he premise of ITS, or intelligent transportation systems, hinges on the desire to optimize transportation efficiency through the use of technology, both existing and evolving. The national Intelligent Transportation System program was started by the U.S. government in the early 1960s to build a focused effort towards intelligent transportation engineering, but the concept is one that had been on the burner for some time prior.
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Some of the most primitive forms of IT, in its broadest sense, are devices which we see and use every day without giving them much thought, like traffic signs and one-way streets. The presence of these very simple tools ensures the smooth flow of traffic, and minimizes congestion and accidents by regulating automobile movement. Though few modern transportation engineers would be willing to include these minimal structures as examples of IT, this example demonstrates that although the term has itself evolved to encompass the constantly evolving nature of technology, the basic premise is still the same. Indeed, years ago, even basic tools could fall under the definition of IT, but as time passes, the instruments that aid in the pursuit of transportation efficiency also reflect substantial advances in engineering and technology as well, and hence, are subject to stricter definitions of IT.
In the early 1960s General Motors began testing on a prototype known as the Firebird III. The sporty looking car, with its numerous fins and bubble-dome cockpit, bore a striking resemblance to the archetypal “car of the future” that always seems to rear its head in sci-fi movies and cartoons like the Jetsons. The vehicle forewent the usual steering wheel/brake pedal/accelerator and utilized what company brochures describe as “tools of the space age” for navigation. The system, dubbed the “Autoglide,” allowed the car to drive itself, provided that it was running on a specially constructed roadway, fitted with a powered cable that guided the car along the way. This car was essentially the first road vehicle that did not require any steering guidance from its user. Subsequent ideas for the intelligent highway include vehicles guided by magnets imbedded in the roadway and in-car computers with cameras to identify road markings. In addition to being able to drive hands-free, Automated Highway Systems allow for platooning, thus saving room on the highway and saving fuel for all cars in each platoon -- including the lead car.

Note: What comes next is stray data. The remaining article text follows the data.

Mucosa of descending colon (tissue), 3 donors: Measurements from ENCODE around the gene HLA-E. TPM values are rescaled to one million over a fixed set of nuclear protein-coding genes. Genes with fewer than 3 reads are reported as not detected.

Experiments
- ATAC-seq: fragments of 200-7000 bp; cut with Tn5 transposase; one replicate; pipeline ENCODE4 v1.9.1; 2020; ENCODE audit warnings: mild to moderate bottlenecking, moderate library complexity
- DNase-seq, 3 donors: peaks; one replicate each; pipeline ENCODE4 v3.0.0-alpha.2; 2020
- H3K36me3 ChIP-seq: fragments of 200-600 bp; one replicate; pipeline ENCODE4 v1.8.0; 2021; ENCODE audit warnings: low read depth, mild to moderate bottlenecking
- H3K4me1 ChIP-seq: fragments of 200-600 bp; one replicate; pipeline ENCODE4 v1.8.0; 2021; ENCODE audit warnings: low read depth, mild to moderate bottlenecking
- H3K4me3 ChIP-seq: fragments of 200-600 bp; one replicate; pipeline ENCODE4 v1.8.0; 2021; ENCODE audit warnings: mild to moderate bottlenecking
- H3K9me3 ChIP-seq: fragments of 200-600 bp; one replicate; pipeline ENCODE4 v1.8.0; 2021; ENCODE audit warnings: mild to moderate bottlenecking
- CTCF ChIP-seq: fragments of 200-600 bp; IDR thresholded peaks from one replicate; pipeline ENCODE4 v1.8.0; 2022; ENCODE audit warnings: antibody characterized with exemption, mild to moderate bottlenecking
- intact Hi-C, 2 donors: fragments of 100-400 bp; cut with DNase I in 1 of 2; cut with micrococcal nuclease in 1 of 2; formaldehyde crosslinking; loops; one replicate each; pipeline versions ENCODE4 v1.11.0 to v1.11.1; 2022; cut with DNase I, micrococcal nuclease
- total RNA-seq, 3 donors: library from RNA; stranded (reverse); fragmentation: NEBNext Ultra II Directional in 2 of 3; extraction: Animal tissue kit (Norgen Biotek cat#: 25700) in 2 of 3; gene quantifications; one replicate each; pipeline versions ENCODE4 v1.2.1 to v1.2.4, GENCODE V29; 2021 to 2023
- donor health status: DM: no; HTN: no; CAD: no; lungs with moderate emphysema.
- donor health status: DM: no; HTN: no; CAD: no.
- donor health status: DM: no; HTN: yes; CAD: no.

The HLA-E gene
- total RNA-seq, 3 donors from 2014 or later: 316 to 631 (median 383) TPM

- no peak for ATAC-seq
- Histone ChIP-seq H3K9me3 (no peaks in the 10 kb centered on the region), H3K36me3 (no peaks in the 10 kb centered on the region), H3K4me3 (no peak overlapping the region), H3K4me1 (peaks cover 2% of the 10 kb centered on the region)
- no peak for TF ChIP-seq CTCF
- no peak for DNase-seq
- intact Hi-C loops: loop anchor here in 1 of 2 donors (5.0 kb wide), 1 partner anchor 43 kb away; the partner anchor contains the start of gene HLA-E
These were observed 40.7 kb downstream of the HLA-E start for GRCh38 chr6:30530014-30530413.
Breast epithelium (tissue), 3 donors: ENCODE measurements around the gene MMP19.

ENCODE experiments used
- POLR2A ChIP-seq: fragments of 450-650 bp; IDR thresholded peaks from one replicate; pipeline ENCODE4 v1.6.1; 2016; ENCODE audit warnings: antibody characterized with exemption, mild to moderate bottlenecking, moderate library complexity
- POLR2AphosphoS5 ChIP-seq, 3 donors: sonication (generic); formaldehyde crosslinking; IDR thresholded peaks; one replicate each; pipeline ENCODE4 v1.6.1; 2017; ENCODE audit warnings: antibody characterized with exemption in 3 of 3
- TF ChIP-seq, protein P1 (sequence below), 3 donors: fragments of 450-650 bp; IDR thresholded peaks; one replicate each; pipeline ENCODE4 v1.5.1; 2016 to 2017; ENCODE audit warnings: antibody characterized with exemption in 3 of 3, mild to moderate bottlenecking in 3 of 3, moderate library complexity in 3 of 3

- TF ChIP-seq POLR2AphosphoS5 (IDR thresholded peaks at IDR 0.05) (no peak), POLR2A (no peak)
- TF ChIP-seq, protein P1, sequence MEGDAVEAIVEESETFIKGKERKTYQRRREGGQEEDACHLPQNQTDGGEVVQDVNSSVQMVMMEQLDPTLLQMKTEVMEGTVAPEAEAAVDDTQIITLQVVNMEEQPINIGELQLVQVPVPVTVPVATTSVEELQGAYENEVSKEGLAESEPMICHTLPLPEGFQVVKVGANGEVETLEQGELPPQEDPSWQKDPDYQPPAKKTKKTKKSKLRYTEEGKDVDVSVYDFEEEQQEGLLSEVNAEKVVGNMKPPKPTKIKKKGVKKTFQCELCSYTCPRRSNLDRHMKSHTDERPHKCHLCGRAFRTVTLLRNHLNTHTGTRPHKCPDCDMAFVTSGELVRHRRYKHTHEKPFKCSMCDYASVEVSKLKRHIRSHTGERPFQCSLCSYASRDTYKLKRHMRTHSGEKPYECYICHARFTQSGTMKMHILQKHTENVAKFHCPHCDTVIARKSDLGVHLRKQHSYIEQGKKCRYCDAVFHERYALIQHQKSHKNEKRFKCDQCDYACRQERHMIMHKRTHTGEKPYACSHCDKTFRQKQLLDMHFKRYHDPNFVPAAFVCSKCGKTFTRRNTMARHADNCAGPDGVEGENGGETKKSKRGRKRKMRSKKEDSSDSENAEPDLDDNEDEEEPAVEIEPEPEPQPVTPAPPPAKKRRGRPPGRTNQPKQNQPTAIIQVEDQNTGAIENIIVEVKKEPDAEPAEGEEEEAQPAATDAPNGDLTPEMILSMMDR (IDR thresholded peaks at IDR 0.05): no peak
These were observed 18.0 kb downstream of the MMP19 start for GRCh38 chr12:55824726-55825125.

Though the concept was novel, and GM had primed the car as the automobile of the future, the car never made it from the prototype to the production line— largely because the vehicle demanded that the nation’s highway infrastructure be changed to accommodate the one feature that made the vehicle so revolutionary to begin with. Regardless, it remained a benchmark for other IT projects by the company in the future.
Another illustrious vehicle from the same era was the Self Transit Road and Rail Car, also known as the StarrCar. The car was developed by a Massachusetts engineer who envisioned a small vehicle to be owned by municipalities, available for rent to local residents. While the car would be primarily employed for use on short local trips, narrow two-lane highways would be constructed for longer distance drives. Here, the car would run under electric power between other cars of identical size, until the operator of the vehicle indicated a desire to depart at a designated exit-point. In essence, the idea was that once the vehicle entered the special highway, its movement and speed could be automated to minimize human error and alleviate any factors that could potentially cause accidents or hold up traffic. While the idea sounded good on paper, again the fact that it would require a complete overhauling of the national highway system was a serious hurdle, one which it never overcame.
When computers were eventually employed for IT purposes a few years after the transistor’s invention in 1947, revolutionary new uses of IT began to surface, uses that not only made travel quicker and more efficient, but also offered convenience to motorists through features like dynamic real-time calculations, route guidance, and traffic analysis.